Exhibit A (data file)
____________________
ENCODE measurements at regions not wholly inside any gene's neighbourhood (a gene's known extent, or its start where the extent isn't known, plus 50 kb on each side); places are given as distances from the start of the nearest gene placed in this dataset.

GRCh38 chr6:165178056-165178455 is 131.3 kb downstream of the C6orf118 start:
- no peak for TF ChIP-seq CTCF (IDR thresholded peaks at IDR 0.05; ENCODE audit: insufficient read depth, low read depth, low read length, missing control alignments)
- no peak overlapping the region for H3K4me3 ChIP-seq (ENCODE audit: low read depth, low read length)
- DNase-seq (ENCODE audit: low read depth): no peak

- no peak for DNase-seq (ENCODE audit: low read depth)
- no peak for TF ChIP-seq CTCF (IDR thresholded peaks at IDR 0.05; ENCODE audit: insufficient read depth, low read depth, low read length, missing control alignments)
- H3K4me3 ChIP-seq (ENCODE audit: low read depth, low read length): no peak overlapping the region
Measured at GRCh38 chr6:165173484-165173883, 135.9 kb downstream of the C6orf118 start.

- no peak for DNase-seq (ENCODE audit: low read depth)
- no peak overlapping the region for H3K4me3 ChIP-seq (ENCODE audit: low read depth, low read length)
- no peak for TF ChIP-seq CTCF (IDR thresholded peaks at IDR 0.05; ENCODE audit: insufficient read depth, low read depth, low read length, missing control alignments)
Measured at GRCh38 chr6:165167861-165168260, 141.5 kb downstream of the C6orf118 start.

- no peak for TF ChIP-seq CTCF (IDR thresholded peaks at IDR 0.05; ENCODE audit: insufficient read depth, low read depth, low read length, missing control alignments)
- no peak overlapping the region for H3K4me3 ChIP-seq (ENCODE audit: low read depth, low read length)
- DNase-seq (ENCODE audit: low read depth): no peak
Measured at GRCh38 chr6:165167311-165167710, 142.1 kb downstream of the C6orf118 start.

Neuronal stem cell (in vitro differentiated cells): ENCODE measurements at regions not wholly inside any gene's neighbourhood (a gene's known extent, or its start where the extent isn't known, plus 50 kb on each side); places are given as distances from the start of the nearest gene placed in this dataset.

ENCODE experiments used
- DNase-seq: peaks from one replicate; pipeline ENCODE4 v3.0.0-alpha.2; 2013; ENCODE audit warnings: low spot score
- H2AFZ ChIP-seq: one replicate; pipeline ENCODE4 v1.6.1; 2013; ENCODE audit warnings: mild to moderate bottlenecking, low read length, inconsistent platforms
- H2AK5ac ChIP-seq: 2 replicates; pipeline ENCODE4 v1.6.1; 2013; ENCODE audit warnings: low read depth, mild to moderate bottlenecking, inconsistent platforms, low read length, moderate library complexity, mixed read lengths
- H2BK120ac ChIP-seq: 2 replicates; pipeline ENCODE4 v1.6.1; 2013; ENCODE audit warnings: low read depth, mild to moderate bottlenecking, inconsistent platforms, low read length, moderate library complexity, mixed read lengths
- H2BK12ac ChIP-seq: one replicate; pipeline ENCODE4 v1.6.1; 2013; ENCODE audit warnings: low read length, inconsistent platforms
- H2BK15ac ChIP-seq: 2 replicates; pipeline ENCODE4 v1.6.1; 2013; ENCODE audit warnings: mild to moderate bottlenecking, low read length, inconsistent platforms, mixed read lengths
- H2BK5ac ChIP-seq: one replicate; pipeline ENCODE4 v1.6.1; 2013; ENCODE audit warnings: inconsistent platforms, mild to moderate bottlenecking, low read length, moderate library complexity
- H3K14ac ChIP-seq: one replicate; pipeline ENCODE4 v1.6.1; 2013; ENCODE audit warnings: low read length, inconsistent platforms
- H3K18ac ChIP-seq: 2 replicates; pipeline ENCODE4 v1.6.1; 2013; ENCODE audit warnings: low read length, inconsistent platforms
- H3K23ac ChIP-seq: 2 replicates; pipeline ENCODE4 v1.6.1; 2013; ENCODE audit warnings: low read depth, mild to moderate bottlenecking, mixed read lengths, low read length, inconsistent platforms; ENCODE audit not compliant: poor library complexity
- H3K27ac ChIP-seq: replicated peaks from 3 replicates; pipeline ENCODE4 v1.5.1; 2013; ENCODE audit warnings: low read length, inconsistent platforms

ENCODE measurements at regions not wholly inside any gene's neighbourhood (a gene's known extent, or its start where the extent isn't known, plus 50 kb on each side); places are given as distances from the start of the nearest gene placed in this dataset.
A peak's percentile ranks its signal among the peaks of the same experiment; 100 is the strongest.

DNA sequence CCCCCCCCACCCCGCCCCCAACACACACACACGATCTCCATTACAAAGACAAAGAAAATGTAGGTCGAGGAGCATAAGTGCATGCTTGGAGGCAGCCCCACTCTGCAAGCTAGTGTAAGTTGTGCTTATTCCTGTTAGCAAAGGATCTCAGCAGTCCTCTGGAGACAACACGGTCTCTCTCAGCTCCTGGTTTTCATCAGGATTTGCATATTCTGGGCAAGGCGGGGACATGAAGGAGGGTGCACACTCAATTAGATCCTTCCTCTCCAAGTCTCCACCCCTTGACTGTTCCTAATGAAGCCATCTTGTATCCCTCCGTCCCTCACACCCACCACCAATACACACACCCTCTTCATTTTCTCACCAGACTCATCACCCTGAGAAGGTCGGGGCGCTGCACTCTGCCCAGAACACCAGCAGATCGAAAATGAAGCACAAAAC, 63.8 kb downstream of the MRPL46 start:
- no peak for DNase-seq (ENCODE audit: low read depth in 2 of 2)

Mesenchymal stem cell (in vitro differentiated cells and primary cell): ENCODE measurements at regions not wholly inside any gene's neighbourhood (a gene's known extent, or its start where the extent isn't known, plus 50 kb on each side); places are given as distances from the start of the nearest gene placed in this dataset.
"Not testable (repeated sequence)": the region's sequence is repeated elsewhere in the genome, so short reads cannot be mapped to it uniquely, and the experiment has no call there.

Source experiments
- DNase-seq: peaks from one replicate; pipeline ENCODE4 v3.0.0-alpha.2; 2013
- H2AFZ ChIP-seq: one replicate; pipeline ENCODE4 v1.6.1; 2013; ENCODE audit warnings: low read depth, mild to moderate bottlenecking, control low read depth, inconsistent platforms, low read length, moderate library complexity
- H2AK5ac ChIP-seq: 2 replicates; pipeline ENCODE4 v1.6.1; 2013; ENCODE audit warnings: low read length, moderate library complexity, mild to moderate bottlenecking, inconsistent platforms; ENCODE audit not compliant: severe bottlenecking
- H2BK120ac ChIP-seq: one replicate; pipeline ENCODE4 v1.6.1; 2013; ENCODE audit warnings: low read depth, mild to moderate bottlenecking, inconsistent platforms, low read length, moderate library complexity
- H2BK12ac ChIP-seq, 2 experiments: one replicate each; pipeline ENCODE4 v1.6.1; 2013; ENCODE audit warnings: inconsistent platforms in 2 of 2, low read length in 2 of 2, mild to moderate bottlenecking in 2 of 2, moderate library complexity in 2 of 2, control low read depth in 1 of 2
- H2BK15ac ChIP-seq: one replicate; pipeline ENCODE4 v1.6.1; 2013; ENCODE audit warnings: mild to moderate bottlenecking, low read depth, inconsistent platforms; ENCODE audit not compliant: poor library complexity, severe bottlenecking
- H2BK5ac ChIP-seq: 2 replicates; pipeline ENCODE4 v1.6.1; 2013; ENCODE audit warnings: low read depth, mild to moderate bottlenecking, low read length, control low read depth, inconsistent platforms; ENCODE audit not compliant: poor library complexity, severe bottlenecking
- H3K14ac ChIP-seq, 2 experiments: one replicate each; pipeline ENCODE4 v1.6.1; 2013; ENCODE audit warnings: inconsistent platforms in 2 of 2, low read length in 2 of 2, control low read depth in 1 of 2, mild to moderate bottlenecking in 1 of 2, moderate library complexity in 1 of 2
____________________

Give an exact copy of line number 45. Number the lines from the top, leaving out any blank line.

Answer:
- H3K14ac ChIP-seq, 2 experiments: one replicate each; pipeline ENCODE4 v1.6.1; 2013; ENCODE audit warnings: inconsistent platforms in 2 of 2, low read length in 2 of 2, control low read depth in 1 of 2, mild to moderate bottlenecking in 1 of 2, moderate library complexity in 1 of 2